Through correspondence, diaries, and financial and legal papers, the Selden Huntington Family Papers document the activities of three generations of family members, residing primarily in Middlesex County (Higganum, Haddum, and Middlefield) and Old Lyme, Connecticut during the nineteenth century. Family members represented in the papers include Selden Huntington, his son Joseph Selden Huntington, and his grandson Joseph Selden Huntington, all of whom were involved in mercantile activities and oversaw family property in the area.
Loose correspondence and miscellaneous papers of all family members are arranged in chronological order in folders 1-25. Though these papers date from 1762, documents from the 18th century are very few. One 1793 letter gives the family history.
The bulk of the papers belonged to Selden Huntington, who travelled the East Coast procuring shipping business and speculating in land in Maine. The decline of Huntington's financial fortunes as well as of his health and marriage are detailed in his letters and diaries. Many letters to his business associates are found in his letterbooks (f.32-35).
Huntington married Jeanette Stewart in 1832. His diary records their meeting, courtship, and marriage, their trip to England soon after the marriage, and their subsequent separations while Huntington was away on business. Indications of marital difficulties can be found in the diary beginning in 1837 September, but real tension leading to a final separation can be seen in Jeanette's letter of 1838 September 23 and in letters in the letterbook of 1838 October concerning a forthcoming hearing of the case before the church in Haddam.
Many of Selden Huntington's letters date after his separation from his son Joseph Selden while the elder Huntington was away on business and the son attended school in Kents Hill, Maine. Letters to his son contain the day to day detail of life, of church activities, and temperance work. The letters are full of religious admonitions and concern for the son's financial security.
Joseph Selden writes of his life at school and, following 1837, of his attempts to establish himself in a business or in teaching. Besides his father, his other correspondents include former classmates, his former employer William R. Phelps of Suffield, Connecticut, a New York friend Gordon L. Ford, and his cousins Catherine and Sarah Huntington. Following the failure of his own business in Springfield, Massachusetts, Joseph went to seek his fortune in the South and West. There are letters from his travels from New Orleans, Galveston, St. Louis, Illinois, and Pittsburgh in 1846. Joseph returned home in 1846 to take care of his father's estate. The legal and financial papers (f.26-27) contain primarily documents relating to the settlement of Selden Huntington's estate. These include a complete inventory of personal and real property.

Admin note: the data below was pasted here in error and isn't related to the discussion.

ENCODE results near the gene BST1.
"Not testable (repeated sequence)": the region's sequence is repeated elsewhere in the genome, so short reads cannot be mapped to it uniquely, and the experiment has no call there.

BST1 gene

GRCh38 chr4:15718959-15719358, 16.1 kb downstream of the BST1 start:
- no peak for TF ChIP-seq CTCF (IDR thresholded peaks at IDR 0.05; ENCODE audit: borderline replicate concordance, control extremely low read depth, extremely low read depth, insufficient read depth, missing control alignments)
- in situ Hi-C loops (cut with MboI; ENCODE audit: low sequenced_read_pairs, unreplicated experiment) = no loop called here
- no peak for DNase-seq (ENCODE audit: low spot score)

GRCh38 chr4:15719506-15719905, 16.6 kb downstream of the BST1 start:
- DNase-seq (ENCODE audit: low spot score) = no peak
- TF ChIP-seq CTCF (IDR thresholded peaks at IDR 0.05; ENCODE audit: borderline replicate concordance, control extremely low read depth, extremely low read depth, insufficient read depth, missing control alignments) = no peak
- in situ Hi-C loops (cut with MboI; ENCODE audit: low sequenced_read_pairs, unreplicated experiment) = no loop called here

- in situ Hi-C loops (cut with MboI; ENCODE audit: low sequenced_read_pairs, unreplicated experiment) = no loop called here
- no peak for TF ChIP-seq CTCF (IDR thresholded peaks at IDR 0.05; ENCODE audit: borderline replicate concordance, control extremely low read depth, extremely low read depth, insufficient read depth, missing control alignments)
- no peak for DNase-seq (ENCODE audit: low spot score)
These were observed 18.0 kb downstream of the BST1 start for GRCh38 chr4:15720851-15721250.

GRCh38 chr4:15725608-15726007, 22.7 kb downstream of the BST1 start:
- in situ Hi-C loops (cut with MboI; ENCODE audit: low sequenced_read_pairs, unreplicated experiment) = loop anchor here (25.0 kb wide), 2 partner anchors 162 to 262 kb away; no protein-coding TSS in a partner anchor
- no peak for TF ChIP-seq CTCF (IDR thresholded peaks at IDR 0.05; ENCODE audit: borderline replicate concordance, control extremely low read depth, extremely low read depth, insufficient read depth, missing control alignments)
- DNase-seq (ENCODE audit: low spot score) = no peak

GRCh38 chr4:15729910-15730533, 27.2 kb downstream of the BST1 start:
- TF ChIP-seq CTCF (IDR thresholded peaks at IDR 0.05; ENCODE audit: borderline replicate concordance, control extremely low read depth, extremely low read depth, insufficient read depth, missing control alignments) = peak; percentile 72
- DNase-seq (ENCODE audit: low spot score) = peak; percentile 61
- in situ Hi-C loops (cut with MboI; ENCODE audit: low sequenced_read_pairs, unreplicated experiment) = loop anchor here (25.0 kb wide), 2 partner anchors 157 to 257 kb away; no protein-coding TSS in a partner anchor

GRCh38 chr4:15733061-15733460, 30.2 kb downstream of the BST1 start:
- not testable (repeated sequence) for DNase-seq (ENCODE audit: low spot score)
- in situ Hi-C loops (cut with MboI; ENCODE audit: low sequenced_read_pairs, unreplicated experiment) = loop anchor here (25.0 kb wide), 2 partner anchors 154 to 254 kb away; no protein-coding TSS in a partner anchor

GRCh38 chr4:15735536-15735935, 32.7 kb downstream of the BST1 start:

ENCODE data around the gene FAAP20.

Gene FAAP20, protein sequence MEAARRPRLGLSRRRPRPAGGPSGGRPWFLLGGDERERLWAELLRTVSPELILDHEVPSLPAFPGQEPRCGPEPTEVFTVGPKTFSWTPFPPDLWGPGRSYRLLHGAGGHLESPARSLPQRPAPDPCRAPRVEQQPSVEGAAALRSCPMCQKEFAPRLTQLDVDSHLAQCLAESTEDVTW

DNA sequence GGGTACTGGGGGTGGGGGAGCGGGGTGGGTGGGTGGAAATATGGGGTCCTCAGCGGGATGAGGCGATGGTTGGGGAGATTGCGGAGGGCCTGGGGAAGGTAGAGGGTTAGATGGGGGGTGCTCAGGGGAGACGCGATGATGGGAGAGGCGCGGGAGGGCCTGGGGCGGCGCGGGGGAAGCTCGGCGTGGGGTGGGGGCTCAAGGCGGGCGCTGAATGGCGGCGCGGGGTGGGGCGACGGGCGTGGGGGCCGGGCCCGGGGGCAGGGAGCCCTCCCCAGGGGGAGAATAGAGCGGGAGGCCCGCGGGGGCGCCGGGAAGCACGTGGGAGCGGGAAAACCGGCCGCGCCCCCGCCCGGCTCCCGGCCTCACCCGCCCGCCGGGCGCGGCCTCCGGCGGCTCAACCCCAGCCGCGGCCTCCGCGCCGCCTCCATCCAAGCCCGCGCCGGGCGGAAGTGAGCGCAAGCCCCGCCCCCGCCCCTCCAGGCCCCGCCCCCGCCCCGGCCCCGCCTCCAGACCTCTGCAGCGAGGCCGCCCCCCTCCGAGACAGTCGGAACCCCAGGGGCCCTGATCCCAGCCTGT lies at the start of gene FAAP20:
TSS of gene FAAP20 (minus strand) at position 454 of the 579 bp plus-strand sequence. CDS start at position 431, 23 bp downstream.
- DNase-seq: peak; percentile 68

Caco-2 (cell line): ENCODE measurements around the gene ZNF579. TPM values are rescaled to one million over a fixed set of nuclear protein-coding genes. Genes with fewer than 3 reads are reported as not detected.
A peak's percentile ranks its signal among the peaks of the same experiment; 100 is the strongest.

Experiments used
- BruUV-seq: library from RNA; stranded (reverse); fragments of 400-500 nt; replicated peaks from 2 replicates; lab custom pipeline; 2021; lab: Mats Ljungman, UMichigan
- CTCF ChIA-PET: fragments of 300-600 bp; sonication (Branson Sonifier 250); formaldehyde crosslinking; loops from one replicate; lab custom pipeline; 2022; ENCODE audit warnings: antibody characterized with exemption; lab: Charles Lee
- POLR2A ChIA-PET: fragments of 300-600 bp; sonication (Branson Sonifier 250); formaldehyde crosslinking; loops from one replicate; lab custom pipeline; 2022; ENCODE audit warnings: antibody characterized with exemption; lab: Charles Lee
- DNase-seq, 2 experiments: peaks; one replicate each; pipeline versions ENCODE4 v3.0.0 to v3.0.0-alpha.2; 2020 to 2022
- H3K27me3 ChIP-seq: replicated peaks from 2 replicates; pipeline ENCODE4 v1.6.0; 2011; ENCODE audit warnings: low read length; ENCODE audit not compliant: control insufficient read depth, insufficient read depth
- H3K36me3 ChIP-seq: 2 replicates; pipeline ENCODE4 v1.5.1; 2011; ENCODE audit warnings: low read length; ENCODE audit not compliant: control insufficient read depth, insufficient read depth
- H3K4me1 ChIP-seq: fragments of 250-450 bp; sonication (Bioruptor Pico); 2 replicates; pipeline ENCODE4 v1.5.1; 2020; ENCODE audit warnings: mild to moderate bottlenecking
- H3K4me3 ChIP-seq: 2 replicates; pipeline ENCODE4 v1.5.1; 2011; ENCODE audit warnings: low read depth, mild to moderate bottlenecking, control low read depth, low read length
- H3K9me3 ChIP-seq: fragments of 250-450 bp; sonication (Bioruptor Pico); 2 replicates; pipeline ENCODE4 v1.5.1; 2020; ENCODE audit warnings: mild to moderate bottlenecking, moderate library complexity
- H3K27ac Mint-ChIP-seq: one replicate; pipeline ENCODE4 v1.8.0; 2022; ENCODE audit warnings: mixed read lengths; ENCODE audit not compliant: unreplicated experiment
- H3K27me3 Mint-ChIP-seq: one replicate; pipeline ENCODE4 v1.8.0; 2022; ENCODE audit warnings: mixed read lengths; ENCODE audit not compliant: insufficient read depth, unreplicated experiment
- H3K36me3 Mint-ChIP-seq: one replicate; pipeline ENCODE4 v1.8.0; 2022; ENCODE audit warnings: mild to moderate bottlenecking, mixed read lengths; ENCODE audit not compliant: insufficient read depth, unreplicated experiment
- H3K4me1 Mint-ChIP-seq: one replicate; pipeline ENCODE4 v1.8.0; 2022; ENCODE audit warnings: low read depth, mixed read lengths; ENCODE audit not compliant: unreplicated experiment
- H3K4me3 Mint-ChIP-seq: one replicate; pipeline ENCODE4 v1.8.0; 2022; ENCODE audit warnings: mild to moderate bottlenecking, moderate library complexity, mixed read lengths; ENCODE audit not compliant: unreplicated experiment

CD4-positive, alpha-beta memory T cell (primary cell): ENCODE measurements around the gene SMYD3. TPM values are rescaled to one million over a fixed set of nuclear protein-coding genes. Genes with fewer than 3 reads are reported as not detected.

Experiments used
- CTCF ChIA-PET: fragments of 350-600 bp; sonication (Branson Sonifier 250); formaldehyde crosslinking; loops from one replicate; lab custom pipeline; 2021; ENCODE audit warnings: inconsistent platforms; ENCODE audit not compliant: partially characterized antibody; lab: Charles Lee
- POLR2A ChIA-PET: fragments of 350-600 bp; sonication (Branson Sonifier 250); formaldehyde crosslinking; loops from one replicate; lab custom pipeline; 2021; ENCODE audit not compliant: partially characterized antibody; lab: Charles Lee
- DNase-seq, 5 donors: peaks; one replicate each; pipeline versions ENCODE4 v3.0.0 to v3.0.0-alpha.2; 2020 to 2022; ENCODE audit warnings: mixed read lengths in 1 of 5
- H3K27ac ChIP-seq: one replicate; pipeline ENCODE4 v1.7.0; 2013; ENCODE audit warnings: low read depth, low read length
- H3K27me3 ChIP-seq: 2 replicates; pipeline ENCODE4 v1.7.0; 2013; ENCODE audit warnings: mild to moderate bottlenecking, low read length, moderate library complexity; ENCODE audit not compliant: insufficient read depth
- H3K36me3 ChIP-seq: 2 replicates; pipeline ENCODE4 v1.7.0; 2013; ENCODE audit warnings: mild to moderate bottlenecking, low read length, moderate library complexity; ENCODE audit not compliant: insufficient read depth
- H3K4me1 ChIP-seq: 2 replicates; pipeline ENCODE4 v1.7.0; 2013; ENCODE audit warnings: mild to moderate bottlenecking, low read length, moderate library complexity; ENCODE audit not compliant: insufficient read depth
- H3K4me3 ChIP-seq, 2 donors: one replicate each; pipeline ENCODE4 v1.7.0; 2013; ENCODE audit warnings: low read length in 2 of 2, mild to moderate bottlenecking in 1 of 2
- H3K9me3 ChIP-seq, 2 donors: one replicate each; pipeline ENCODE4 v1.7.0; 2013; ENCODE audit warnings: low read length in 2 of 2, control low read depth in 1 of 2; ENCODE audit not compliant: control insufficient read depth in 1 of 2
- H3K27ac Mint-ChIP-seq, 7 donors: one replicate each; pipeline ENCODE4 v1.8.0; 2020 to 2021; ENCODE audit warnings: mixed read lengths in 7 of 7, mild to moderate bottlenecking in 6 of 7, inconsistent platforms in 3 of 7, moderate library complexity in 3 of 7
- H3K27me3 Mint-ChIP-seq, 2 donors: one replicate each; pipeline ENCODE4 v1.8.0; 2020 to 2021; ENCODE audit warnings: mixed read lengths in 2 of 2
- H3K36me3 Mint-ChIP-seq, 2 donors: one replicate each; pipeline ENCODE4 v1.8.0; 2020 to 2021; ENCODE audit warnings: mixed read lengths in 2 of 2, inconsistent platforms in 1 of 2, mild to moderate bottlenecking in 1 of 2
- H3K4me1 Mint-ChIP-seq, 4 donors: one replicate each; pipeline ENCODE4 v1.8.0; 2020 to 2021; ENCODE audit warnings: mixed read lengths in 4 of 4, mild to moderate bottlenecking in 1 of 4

After 1846 the loose correspondence is extremely fragmentary. There are only a few letters from Joseph Selden Huntington to his wife in Old Lyme, some in 1880 sent from Fargo in the Dakota Territory. Folders 23-25 also contain letters of a Richmond family in Connecticut, William Hubbard in Bradford County, Pennsylvania, and Dr. Harmon Sawyer Herrick from Hamilton, Nevada, The relation (if any) of these people to the Huntingtons is unclear.
Joseph Selden Huntington, Jr. is represented in these papers solely by diaries, a letterbook of love letters from "Katheryn," a notebook of compositions, some of which were later published in local newspapers, and a scrapbook of clippings and memorabilia, all dating from Huntington's student days at Yale College. Huntington's papers show him to have been more concerned with social activities than academics. He reports his frequent cuts from class and chapel, an arrest, and eventually his dismissal. His papers end with his departure for Florida to seek employment as a journalist.
The Selden Huntington Family Papers were acquired through several purchases between 1944 and 1949.